I've been doing a lot of analysis on malicious docs (maldocs) lately and, among a popular variant circulating right now, is a technique that I found particularly interesting. Effectively, it abuses native Windows function calls to transfer execution to shellcode that it loads into memory. I thought it was cool in this context, and not something that I was super familiar with, even though I've since learned it's a very old technique, so I set out to do some research in identifying additional functions that could be abused in a similar way and how to leverage them.
To give you an idea of how this works, I'll go over a quick example of how shellcode can be executed through a function. For this, I'll use EnumResourceTypesA.
As stated by Microsoft, this function "enumerates resource types within a binary module" and the second argument, the interesting bit, is "a pointer to the callback function to be called for each enumerated resource type". If I supply the memory address of the shellcode to lpEnumFunc, it will pass each enumerated resource to that function but, since it's the shellcode, it just executes whatever is at the memory address I provided - keep in mind the memory page still needs to allow for code execution.
In the context of maldocs, VBA gives you the capabilities to directly call Windows functions yet, outside of VBA, these functions can also be leveraged during typical exploitation attacks if you know the target application already has the function imported. You could possibly save ROP chain space that might typically be used for certain gadgets that carry out like functionality as well, depending on the function and required arguements. In addition, from a general offsec perspective, if you continue using the same function calls for your maldocs, you leave a very clear pattern of dynamic and static artifacts that make it trivial to track and detect, so it's nice to have the option of mixing things up a bit. As the saying goes, variety is the spice of life!
To enumerate all of the possible functions, I looked at the C header files that come in the Windows 7 x86 SDK.
The meat of it is the grep for '(Func|Proc|CallBack| lpfn| lpproc)', the rest is mainly attempting to normalize the header file function structures for easier parsing since they were all over the place in terms of style.
After getting a list of candidate functions, I set out testing each one to try and figure out which would be the most likely to be used in maldocs. This equated to me reading the MSDN article to understand the purpose of the function and then a few quick lines of VBA to see if I could get it working. While most of these can most likely be massaged into executing code at your specified address, there isn't a lot of reward in chaining together multiple functions to do so with the abundance of "easy" ones. For example, the DestroyCluster function has a similar callback argument, but you'd have to also call CreateCluster and OpenCluster to setup the environment first, which is a bit much for the usecase.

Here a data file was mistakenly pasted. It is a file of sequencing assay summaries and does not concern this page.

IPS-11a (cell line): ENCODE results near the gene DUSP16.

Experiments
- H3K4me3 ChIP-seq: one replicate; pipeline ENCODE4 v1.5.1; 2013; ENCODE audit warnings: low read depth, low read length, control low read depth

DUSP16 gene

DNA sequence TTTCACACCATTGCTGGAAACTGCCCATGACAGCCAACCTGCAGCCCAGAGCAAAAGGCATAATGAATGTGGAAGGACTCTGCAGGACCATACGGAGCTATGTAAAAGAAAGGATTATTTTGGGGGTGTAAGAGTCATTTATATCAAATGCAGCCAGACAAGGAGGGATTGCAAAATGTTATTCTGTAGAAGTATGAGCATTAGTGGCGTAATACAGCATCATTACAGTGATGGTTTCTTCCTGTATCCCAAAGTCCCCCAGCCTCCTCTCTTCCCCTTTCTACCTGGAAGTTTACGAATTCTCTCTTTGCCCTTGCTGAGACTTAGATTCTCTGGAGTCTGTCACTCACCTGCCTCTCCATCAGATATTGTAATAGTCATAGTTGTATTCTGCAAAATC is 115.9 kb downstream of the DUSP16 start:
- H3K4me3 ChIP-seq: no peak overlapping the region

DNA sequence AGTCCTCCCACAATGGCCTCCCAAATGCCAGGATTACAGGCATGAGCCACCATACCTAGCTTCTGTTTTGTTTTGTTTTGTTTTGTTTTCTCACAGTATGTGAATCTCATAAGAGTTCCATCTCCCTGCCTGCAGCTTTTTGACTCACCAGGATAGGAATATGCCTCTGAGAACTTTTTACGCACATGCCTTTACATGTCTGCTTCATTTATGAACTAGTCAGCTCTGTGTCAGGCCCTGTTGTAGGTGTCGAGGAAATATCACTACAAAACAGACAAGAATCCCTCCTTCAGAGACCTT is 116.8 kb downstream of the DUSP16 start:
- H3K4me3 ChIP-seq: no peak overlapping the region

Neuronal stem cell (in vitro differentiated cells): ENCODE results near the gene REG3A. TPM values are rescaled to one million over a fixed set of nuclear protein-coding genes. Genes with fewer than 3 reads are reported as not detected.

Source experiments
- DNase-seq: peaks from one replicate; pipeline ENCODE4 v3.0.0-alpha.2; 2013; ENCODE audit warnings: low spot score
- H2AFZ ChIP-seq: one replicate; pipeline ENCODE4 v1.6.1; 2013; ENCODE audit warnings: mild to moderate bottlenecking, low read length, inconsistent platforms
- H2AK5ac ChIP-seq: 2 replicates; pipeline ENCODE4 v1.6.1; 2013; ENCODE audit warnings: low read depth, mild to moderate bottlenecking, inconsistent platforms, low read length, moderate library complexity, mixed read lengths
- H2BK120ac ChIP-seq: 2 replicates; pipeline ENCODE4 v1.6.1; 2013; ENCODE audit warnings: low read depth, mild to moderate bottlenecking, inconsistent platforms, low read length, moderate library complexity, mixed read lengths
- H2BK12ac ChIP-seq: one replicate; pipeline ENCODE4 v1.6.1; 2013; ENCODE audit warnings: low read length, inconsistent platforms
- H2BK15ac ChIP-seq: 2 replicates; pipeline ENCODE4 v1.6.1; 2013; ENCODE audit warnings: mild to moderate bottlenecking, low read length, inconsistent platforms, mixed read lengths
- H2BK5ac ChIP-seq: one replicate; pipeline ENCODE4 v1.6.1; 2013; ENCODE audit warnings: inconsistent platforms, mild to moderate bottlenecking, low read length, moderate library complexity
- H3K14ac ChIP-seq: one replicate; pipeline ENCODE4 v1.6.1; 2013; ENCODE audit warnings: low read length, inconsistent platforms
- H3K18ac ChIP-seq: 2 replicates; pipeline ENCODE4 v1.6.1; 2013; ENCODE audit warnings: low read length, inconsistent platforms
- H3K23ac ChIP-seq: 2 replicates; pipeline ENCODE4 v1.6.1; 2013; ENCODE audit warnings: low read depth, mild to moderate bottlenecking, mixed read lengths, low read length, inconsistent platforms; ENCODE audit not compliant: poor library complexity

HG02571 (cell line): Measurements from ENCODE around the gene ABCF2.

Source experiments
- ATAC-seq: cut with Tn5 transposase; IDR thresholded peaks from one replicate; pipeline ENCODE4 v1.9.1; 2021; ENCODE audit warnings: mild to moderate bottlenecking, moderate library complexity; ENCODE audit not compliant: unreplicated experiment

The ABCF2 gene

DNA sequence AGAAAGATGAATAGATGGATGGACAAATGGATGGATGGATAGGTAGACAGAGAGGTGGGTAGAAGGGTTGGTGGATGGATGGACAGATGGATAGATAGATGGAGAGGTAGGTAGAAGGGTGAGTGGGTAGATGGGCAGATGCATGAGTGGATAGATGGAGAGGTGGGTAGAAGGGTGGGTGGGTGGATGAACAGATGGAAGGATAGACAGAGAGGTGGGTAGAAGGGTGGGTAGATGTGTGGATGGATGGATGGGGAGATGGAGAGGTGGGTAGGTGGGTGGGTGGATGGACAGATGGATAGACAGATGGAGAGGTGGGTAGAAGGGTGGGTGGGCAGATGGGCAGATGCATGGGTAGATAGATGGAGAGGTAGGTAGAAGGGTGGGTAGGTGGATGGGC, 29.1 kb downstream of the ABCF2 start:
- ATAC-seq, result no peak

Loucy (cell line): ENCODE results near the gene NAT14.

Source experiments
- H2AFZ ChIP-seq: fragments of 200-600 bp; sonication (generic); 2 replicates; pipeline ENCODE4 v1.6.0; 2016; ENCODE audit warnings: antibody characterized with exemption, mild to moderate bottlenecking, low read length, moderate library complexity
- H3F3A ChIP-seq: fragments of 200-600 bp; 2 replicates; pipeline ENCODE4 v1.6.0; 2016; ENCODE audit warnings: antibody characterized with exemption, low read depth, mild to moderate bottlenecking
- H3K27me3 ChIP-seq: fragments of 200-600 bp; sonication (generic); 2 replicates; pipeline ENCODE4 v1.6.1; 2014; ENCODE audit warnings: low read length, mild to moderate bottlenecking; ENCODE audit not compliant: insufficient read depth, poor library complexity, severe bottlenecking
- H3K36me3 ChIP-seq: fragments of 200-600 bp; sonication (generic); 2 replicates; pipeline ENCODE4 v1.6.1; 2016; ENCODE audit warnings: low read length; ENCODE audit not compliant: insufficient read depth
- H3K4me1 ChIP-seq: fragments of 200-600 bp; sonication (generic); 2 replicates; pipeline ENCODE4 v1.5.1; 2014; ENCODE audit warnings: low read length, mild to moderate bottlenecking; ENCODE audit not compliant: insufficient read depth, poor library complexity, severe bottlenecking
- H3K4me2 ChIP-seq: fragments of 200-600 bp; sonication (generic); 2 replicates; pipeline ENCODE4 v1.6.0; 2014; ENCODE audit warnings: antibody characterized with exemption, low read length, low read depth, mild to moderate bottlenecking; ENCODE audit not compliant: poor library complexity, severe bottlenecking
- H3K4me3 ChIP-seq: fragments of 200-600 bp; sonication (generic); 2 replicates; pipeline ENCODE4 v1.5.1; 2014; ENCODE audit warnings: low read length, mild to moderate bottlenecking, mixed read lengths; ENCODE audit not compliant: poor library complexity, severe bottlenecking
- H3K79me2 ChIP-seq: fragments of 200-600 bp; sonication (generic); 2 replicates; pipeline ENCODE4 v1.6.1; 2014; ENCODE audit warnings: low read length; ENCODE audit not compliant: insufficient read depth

The below table lists the identified functions which appeared to have the ability to accept a memory address for code execution and may be open to possible abuse.
Out of that list, I was able to get the 49 functions, highlighted in red, to execute basic Calc shellcode with little to no additional interaction. At most, I had to provide some unique data, such as a handle to a process or specific values, but for the most part they are standalone and accept a 0 or 1 as values to every other argument the function needs.
I wrapped all of this into a small little script I'm calling trigen (think 3 combo-generator) which randomly puts together a VBA macro using API calls from pools of functions for allocating memory (4 total), copying shellcode to memory (2 total), and then finally abusing the Win32 function call to get code execution (48 total - I left SetWinEventHook out due to aforementioned need to chain functions). In total, there are 384 different possible macro combinations that it can spit out.
The tool can be downloaded from here and will generate output similar to the below. It takes one argument, which is the hex-string of the shellcode, but it will do some minimal parsing of msfvenom output too (C or Py).
The logic of the code is fairly straight forward. Allocate memory, copy shellcode into memory, transfer execution to the shellcode via abused function call. The script will include the necessary code for each part.
I'm also including the VBA I worked from as I went through my testing, which has some notes and other tidbits. Feel free to experiment with that or pick up where I left off.